Tenants restricting entry

Question from k1evin updated on 8th October 2015:

I am looking for some advice on a sale of my tenanted property. The tenants have been very unhelpful in allowing access to the real estate agents for viewing and only agreeing to open homes. That I can live with. I have reduced the rent be $50 per week to try and soften the blow of the place being sold on them.

But now they are restricting us to the point where prospective vendors cannot get a building inspection done as they will only allow a 1/2 hour time slot where we need one hour for the inspection. They are now seriously jeopardizing the sale. What rights do I have as a landlord to enforce the visit for building inspections? Am I able to persue them for any lose of sale or reduced sale proceeds due to restricted access for marketing and inspections and etc?

Our expert Alan Bruce responded:

Under the Residential Tenancies Act 1986, landlords have certain rights of entry to the premises.

A landlord would need to obtain the consent of the tenant to enter the premises for the purpose of showing the premises to (but not limited to):

• prospective purchasers

• a registered valuer engaged in the preparation of a report on the premises

• a real estate agent engaged in appraising, evaluating, or selling or otherwise disposing of the premises

• an expert engaged in appraising or evaluating the premises

• a person who is authorised to inspect the premises under any enactment.

In the above circumstances, the tenant cannot unreasonably withhold their consent. However, they may attach reasonable conditions to this consent. Entry into the premises in such situations by the landlord other than with the tenant’s consent would be considered an unlawful act, as would be the case if the tenant were to unreasonably withhold access to the landlord.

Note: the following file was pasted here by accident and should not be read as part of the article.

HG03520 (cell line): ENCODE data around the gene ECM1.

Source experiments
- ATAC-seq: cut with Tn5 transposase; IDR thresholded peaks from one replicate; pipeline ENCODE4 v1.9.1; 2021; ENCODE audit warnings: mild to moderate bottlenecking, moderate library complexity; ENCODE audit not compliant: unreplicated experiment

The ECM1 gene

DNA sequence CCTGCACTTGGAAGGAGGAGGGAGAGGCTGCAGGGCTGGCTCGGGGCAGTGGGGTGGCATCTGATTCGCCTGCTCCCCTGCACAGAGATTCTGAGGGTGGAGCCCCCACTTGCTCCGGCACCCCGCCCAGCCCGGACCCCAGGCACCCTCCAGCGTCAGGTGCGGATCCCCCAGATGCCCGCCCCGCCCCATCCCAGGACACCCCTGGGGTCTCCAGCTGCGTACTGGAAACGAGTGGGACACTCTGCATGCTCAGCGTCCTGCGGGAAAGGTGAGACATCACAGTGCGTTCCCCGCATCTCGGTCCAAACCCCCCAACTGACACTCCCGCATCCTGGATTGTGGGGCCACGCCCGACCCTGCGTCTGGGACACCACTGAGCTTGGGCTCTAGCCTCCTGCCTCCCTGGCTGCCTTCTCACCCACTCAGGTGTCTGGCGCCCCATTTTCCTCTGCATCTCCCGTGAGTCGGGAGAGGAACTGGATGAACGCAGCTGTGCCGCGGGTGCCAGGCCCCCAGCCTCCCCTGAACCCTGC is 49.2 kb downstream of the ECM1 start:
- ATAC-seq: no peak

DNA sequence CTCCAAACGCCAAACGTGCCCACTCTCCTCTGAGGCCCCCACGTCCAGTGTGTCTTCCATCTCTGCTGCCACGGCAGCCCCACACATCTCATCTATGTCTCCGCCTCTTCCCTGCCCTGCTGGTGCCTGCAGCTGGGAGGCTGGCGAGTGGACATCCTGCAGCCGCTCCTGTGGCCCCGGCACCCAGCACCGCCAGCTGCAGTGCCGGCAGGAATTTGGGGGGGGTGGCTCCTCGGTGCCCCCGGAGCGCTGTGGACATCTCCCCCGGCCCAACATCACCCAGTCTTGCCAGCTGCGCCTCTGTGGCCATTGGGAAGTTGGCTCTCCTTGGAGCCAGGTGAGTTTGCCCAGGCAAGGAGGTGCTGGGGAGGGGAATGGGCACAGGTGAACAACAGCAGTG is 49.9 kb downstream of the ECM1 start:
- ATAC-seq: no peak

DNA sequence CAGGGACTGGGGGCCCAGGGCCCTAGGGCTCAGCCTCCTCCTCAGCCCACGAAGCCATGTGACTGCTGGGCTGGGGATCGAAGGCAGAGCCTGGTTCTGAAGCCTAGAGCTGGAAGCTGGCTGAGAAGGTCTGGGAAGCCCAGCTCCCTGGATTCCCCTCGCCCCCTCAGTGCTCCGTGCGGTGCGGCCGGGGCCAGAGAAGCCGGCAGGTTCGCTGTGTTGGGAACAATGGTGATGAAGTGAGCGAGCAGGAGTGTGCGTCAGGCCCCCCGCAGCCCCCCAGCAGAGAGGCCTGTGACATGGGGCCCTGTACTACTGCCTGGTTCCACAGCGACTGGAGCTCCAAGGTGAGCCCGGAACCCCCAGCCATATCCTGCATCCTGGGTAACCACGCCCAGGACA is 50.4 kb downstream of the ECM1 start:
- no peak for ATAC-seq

If it is considered that the tenant is unreasonably withholding access, a landlord may make an application to the Tenancy Tribunal to have the matter resolved. Such an application may include seeking an order to allow access times and compensation or damages if the Tribunal determines the tenants have acted unlawfully.

You may wish to highlight to the tenant their obligations under the Act relating to access to see if this may resolve the matter. It is also recommended that you seek independent legal advice regarding any potential issues with the terms and conditions of any sale and purchase agreement.

If you need any further assistance or advice please visit our website at www.tenancy.govt.nz or call our Tenancy Advice line on 0800 TENANCY (0800 836 262) Monday to Friday between 8am and 5.30pm.

The Ministry of Business, Innovation and Employment provides information and guidance on building law and compliance, services including weathertight homes, and advice for tenants and landlords.

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